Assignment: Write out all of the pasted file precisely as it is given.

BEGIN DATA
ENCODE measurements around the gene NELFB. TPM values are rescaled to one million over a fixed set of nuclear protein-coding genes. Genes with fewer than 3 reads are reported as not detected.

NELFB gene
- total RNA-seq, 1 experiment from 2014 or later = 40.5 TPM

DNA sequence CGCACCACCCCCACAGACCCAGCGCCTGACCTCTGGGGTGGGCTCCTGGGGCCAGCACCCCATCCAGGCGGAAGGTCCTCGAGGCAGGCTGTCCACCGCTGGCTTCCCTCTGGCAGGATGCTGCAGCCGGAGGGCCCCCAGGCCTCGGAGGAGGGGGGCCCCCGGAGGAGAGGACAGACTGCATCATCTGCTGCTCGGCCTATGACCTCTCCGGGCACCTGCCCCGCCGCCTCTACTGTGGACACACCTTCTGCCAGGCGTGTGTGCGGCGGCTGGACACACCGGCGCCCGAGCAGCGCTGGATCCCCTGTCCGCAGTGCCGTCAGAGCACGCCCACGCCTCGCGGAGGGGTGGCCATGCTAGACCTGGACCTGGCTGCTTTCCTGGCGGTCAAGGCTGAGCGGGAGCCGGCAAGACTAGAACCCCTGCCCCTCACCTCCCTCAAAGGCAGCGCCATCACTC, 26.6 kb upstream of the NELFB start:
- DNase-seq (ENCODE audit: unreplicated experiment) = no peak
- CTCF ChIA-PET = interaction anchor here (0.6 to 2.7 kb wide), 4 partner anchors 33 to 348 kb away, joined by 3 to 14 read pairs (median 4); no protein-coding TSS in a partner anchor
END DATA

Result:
ENCODE measurements around the gene NELFB. TPM values are rescaled to one million over a fixed set of nuclear protein-coding genes. Genes with fewer than 3 reads are reported as not detected.

NELFB gene
- total RNA-seq, 1 experiment from 2014 or later = 40.5 TPM

DNA sequence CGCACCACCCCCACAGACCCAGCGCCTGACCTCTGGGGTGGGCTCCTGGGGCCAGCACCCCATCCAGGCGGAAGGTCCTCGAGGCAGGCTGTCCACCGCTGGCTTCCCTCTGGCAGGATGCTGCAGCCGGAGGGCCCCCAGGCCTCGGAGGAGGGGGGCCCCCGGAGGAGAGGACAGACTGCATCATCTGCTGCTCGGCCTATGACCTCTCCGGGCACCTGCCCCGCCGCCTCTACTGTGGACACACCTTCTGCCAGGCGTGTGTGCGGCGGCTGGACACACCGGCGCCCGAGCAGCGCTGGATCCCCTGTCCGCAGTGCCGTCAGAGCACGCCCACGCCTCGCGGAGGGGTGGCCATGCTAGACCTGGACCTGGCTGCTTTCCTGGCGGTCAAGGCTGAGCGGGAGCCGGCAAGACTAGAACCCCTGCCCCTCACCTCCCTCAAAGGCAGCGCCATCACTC, 26.6 kb upstream of the NELFB start:
- DNase-seq (ENCODE audit: unreplicated experiment) = no peak
- CTCF ChIA-PET = interaction anchor here (0.6 to 2.7 kb wide), 4 partner anchors 33 to 348 kb away, joined by 3 to 14 read pairs (median 4); no protein-coding TSS in a partner anchor